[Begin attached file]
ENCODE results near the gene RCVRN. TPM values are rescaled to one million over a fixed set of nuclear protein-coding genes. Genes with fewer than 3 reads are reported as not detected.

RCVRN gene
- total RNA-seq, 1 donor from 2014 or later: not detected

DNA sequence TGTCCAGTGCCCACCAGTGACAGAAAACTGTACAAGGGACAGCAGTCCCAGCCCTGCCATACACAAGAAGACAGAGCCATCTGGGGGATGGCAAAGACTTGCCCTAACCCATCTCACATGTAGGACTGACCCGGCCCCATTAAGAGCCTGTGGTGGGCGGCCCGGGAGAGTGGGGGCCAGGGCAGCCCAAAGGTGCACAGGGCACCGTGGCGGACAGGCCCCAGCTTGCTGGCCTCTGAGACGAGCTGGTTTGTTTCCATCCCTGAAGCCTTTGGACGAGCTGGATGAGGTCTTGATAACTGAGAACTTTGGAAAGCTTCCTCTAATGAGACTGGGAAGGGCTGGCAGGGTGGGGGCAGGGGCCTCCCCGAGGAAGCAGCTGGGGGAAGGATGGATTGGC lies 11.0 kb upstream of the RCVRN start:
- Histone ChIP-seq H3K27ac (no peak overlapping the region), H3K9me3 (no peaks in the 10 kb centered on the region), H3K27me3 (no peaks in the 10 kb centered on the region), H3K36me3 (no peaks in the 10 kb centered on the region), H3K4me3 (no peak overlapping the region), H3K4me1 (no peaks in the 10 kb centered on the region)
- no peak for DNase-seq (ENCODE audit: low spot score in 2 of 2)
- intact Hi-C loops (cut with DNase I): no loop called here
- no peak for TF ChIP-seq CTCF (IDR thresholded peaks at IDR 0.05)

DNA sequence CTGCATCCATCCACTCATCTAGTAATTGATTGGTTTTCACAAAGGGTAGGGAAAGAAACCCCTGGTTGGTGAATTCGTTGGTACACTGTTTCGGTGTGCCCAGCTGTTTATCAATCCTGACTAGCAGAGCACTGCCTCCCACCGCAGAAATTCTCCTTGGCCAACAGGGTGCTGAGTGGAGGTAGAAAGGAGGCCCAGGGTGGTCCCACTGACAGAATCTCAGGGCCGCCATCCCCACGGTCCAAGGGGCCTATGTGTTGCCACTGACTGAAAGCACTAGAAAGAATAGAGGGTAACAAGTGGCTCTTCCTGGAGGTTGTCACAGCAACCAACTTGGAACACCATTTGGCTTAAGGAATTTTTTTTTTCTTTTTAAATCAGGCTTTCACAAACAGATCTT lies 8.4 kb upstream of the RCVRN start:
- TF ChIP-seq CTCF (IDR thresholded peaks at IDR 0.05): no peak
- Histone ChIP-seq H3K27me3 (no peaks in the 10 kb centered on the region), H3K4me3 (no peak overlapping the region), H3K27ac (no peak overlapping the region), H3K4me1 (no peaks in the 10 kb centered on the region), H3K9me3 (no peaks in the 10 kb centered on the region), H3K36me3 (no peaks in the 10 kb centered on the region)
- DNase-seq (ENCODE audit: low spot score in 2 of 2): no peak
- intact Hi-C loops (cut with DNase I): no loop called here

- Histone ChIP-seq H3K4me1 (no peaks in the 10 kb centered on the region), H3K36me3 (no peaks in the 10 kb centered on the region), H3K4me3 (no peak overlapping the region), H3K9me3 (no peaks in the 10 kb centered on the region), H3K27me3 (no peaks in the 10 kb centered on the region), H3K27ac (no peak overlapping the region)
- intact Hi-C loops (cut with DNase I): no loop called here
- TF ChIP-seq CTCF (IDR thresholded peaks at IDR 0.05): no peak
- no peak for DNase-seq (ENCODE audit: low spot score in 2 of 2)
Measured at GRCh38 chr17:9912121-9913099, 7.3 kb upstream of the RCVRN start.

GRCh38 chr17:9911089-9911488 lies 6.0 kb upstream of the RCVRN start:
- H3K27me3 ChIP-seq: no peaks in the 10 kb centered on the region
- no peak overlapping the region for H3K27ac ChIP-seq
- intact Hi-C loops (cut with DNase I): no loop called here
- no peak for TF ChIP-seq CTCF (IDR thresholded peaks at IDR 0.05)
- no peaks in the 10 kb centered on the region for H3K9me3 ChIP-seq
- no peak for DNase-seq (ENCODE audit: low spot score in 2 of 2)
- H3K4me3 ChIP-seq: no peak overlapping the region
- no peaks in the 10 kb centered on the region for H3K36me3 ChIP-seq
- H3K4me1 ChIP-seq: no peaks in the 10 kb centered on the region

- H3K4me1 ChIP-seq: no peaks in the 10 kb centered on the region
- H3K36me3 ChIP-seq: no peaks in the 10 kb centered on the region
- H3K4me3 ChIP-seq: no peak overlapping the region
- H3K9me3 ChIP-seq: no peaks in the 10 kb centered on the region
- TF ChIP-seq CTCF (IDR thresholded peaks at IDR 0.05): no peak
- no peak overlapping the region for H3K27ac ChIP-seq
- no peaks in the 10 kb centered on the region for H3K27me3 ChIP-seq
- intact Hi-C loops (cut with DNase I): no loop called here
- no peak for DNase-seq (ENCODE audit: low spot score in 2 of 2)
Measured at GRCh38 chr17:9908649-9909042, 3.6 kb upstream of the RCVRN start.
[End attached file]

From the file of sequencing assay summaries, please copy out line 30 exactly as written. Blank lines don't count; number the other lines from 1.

- H3K36me3 ChIP-seq: no peaks in the 10 kb centered on the region